Mundy, C, Fine scale assessment of small vessel fisheries: application of GIS to spatial performance measures, 4th International Symposium in GIS/Spatial analysis in Fisheries and Aquatic Sciences, 25-28 August 2008, Rio de Janeiro, Brazil (2008) [Conference Extract]
Fisheries operating out of small vessels (<7m) typically target spatially structured stocks distributed over large geographic scales in remote areas. The nature of these fishing operations means precise recording of fishery dependent data is challenging, and fishery independent data collection is cost prohibitive. Assessments of these fisheries are typically done over large reporting units, with low-level precision data, thus the spatial structure and pattern of stock productivity and resilience to fishing, and the dynamics of the fleet, are lost.
As spatially structured stocks rebuild or improve, Fisher Ecological Knowledge (FEK) leads to rapid increases in catch rates, potentially over-stating the state of stocks. As stock levels decline, changes in fisher strategies lead to hyper-stable catch rates, masking evidence of change. This creates a lag between stock decline and detection, resulting in management actions that are too late and large, leading to conflict between fishers and managers. It is essential therefore to identify assessment methods that enable timely, accurate identification of change, and capture fine-scale spatial dynamics of the fishery.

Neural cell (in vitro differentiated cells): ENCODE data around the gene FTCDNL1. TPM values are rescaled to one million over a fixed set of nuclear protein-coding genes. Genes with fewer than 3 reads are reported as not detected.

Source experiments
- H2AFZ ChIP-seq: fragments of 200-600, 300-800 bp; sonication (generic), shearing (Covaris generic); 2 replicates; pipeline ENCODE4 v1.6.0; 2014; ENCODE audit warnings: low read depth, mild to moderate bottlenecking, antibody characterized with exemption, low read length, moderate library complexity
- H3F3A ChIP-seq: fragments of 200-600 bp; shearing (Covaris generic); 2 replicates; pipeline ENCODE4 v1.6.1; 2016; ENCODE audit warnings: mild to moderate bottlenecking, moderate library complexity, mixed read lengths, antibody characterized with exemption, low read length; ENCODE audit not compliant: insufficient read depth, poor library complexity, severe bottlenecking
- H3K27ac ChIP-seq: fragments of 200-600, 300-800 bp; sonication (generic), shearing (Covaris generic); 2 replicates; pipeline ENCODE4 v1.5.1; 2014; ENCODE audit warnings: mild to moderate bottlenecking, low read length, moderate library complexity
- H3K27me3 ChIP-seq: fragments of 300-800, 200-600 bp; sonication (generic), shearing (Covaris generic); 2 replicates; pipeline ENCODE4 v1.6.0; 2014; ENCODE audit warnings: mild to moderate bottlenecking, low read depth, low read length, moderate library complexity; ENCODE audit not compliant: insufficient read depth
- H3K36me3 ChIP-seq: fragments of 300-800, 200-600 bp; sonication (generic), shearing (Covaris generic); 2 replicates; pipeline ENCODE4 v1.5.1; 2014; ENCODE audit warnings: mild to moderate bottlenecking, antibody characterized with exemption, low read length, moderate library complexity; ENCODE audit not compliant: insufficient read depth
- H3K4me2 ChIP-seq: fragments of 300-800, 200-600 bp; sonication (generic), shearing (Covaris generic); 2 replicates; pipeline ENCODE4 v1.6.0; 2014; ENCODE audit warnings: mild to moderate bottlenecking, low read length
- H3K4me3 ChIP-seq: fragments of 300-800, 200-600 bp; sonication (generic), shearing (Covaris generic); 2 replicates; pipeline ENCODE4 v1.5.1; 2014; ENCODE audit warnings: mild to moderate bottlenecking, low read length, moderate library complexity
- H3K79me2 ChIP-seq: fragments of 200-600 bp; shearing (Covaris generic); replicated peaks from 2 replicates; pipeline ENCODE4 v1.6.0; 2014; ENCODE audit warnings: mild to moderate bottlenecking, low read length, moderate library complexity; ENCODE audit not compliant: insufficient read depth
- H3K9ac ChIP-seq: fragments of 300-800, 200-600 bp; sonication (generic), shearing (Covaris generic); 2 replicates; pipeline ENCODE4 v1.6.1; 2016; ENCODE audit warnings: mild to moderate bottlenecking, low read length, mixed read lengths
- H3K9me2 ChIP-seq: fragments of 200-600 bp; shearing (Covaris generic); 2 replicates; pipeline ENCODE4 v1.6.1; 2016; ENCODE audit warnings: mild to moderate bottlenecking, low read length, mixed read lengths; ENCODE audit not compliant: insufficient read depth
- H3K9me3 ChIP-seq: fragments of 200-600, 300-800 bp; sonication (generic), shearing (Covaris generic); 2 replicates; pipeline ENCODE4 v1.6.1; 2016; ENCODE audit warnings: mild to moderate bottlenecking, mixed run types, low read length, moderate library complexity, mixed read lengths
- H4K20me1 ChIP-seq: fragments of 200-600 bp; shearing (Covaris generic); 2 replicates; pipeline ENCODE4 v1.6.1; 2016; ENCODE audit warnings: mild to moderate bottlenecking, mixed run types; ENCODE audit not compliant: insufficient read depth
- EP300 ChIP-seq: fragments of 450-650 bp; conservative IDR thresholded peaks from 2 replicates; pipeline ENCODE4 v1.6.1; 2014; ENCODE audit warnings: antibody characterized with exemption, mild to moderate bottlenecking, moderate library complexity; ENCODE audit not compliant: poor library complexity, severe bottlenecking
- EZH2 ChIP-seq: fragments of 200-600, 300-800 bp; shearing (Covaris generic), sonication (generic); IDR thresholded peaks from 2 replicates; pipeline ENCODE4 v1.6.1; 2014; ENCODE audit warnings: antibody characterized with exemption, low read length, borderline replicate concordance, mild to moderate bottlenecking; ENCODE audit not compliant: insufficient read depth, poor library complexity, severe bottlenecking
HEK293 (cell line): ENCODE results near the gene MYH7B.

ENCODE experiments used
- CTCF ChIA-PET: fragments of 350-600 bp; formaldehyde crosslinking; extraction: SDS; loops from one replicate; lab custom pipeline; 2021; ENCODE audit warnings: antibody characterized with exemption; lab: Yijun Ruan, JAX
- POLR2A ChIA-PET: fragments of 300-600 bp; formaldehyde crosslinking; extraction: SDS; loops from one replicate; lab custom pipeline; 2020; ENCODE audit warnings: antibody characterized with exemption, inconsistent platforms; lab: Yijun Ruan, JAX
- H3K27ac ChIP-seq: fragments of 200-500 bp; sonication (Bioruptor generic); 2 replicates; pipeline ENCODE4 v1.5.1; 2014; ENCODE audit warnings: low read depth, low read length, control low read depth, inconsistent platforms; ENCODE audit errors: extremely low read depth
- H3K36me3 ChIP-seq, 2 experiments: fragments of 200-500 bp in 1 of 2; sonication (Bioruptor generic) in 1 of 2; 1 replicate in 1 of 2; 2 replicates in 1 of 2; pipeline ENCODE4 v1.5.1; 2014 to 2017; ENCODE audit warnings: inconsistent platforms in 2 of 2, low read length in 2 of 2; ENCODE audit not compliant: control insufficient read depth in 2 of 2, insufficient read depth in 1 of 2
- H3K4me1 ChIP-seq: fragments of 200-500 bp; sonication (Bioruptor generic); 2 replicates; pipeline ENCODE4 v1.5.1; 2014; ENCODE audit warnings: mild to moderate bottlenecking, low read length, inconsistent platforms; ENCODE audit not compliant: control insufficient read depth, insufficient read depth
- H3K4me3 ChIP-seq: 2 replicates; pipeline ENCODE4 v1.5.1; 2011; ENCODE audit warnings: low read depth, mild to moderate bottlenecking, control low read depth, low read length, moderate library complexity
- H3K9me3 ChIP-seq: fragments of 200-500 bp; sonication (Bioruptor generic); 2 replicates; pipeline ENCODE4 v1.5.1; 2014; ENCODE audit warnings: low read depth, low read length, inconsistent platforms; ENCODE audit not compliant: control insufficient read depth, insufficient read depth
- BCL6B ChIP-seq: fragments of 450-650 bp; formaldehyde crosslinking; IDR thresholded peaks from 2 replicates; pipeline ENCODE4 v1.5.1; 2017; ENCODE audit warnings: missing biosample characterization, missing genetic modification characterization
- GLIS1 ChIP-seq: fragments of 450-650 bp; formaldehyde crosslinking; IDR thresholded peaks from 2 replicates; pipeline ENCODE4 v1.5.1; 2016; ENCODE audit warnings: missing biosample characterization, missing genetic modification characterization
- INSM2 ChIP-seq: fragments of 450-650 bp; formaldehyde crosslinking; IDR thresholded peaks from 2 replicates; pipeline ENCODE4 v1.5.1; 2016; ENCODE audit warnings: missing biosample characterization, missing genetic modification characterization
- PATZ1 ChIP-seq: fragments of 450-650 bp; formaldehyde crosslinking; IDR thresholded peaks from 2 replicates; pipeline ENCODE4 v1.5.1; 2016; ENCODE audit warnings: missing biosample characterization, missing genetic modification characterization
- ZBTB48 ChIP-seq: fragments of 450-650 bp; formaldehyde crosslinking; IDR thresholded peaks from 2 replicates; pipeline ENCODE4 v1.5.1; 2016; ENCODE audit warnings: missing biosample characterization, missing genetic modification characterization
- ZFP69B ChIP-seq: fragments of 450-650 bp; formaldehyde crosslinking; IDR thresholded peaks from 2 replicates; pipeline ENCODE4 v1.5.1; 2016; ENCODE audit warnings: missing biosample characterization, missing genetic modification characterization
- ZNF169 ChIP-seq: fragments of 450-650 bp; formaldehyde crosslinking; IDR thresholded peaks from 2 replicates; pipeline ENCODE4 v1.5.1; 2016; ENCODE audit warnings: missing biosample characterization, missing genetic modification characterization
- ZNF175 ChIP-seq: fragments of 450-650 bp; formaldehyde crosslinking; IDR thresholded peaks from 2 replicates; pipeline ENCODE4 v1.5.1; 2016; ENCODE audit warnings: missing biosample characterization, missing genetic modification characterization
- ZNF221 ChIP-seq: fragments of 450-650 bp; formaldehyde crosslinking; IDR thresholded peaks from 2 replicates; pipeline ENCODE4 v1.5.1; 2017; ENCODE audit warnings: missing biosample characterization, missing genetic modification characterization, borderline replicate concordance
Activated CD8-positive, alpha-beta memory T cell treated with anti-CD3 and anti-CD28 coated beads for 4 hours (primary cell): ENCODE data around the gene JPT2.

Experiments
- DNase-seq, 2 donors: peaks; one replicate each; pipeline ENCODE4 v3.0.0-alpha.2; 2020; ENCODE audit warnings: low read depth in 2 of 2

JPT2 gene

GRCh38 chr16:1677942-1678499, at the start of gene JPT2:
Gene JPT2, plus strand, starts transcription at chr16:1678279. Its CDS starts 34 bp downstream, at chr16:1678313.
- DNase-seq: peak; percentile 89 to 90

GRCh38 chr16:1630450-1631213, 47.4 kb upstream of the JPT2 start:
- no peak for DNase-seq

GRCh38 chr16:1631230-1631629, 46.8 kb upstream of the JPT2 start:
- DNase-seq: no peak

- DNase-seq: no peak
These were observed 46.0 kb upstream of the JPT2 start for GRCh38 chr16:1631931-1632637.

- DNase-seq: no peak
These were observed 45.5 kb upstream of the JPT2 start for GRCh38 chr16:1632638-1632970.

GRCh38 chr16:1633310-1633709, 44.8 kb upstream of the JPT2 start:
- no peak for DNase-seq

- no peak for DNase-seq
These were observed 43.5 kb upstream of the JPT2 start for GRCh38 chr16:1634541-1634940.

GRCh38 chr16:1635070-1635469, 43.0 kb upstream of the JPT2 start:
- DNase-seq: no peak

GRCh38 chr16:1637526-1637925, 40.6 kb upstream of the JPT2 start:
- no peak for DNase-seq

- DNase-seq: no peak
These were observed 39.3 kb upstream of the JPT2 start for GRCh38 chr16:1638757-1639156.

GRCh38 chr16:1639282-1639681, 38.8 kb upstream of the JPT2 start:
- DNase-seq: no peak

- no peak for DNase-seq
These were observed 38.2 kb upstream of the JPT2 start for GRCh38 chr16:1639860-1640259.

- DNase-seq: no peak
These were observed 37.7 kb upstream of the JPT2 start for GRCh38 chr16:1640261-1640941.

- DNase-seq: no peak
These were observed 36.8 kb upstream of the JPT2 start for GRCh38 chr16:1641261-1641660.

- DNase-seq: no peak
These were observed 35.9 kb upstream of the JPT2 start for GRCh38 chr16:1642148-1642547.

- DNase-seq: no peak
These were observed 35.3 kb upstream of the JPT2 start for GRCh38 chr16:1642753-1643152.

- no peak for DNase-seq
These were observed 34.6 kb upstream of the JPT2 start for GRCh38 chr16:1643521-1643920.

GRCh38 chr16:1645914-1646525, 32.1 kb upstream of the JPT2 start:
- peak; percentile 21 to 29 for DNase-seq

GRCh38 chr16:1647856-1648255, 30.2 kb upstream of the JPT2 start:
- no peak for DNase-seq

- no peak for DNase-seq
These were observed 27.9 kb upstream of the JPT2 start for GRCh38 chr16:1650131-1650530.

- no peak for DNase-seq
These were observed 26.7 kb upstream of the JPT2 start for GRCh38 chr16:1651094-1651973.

For several years, a combination of GPS and depth/time dataloggers has been trialled in several Australian abalone fisheries. Access to this high-resolution, high-quality data has enabled the development of spatial performance measures to assess abalone stocks at fine scales, and to quantify fleet dynamics and fisher behaviour. Using ArcGIS 9.2 and Hawths Analysis Tools, and Repeating Shapes tool (Jenness), we have created a grid of 1 Ha cells around the coastline of Tasmania to a distance of 2km offshore. The effort and catch reported from each diver, and the number of active divers are then quantified within each grid cell. These data then enable computation of a range of measures of fishery performance, identify productive areas of the fishery (or changes in productivity) at a local scale, and the extent of overlap, and change in activity patterns of fishers. Overlap in space by divers varied substantially among regions. Unexpected differences in fishing strategies were also apparent among relatively experience divers working in the same areas.
|Item Type:||Conference Extract|
|Keywords:||GIS, abalone, GPS, assessment|
|Research Division:||Agricultural, Veterinary and Food Sciences|
|Research Group:||Fisheries sciences|
|Research Field:||Fisheries management|
|Objective Division:||Animal Production and Animal Primary Products|
|Objective Group:||Fisheries - wild caught|
|Objective Field:||Fisheries - wild caught not elsewhere classified|
|UTAS Author:||Mundy, C (Dr Craig Mundy)|
|Deposited By:||IMAS Research and Education Centre|
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